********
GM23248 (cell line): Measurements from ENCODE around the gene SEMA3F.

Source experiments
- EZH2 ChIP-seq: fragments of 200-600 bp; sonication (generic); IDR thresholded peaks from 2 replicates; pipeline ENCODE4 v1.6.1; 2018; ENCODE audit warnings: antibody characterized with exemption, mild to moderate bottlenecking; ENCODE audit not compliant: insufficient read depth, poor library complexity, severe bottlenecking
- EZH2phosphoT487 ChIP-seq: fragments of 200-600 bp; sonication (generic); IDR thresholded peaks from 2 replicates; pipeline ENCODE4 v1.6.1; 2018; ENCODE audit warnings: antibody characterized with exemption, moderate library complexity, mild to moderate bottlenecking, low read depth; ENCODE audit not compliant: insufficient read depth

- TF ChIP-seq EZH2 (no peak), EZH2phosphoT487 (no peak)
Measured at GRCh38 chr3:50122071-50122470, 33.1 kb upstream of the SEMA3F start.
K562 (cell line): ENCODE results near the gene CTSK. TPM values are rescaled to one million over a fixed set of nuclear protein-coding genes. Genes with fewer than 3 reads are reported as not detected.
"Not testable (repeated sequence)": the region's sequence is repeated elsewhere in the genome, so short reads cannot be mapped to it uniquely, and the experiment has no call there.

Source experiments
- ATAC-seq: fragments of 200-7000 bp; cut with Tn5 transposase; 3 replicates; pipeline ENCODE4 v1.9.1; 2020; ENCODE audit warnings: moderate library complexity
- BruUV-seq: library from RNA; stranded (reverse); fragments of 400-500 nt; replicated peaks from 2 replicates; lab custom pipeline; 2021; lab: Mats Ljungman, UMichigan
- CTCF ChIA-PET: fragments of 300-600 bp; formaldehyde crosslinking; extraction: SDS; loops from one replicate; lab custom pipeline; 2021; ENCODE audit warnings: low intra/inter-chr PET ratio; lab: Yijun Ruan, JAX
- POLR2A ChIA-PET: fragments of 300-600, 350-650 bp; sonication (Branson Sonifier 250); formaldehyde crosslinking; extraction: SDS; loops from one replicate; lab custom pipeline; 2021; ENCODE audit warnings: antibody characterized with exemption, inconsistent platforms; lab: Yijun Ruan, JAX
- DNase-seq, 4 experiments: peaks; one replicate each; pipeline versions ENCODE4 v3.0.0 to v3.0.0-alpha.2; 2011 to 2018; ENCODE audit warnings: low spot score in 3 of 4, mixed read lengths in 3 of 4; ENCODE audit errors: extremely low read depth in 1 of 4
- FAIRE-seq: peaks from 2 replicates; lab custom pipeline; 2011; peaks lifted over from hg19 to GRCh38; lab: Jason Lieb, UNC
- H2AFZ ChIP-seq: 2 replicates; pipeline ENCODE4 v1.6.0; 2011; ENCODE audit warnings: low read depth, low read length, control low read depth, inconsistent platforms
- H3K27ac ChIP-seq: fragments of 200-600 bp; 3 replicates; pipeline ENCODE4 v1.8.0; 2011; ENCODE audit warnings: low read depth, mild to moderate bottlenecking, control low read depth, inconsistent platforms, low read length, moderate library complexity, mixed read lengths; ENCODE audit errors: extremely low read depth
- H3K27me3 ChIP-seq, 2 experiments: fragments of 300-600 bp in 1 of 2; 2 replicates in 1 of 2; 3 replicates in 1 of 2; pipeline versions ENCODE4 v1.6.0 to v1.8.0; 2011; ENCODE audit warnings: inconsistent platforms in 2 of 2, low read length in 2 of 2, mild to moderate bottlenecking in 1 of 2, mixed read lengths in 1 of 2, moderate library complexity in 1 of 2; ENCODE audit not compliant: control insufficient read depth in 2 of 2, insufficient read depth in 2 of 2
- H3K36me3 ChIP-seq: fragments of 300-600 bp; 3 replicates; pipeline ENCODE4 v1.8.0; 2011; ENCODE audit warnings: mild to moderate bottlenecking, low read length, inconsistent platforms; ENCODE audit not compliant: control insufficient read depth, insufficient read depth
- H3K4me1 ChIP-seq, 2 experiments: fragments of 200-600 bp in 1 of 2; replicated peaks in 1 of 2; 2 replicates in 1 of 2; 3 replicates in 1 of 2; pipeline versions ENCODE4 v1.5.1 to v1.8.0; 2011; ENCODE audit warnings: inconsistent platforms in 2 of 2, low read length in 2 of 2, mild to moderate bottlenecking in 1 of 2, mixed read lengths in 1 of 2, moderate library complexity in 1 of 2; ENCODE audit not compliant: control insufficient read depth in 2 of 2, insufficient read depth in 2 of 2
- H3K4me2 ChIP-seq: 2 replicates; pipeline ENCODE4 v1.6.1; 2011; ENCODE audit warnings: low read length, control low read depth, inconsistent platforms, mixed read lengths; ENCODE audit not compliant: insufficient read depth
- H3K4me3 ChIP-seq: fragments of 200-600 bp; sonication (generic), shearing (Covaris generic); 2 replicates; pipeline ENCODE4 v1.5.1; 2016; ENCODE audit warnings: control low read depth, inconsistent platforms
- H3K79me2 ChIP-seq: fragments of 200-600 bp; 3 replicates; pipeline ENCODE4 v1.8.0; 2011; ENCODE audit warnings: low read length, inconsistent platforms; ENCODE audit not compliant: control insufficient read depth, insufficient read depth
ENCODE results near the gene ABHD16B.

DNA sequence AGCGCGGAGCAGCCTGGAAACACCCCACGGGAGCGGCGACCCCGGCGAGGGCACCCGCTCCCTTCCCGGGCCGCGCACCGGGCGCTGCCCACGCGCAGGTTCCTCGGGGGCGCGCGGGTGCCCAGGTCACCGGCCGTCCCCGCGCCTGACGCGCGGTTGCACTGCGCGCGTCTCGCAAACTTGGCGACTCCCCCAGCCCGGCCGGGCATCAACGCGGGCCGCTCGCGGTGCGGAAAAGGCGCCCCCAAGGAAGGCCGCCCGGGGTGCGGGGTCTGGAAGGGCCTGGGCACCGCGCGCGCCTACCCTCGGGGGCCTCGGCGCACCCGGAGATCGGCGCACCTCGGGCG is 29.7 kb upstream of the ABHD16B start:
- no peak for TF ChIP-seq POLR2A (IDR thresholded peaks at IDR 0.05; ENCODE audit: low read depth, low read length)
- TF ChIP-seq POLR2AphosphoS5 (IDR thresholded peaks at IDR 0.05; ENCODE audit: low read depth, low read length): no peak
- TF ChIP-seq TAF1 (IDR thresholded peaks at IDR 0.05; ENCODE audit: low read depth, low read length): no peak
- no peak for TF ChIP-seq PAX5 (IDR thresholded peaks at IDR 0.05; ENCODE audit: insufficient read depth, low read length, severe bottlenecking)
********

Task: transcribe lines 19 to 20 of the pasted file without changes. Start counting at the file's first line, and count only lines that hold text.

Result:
- H3K36me3 ChIP-seq: fragments of 300-600 bp; 3 replicates; pipeline ENCODE4 v1.8.0; 2011; ENCODE audit warnings: mild to moderate bottlenecking, low read length, inconsistent platforms; ENCODE audit not compliant: control insufficient read depth, insufficient read depth
- H3K4me1 ChIP-seq, 2 experiments: fragments of 200-600 bp in 1 of 2; replicated peaks in 1 of 2; 2 replicates in 1 of 2; 3 replicates in 1 of 2; pipeline versions ENCODE4 v1.5.1 to v1.8.0; 2011; ENCODE audit warnings: inconsistent platforms in 2 of 2, low read length in 2 of 2, mild to moderate bottlenecking in 1 of 2, mixed read lengths in 1 of 2, moderate library complexity in 1 of 2; ENCODE audit not compliant: control insufficient read depth in 2 of 2, insufficient read depth in 2 of 2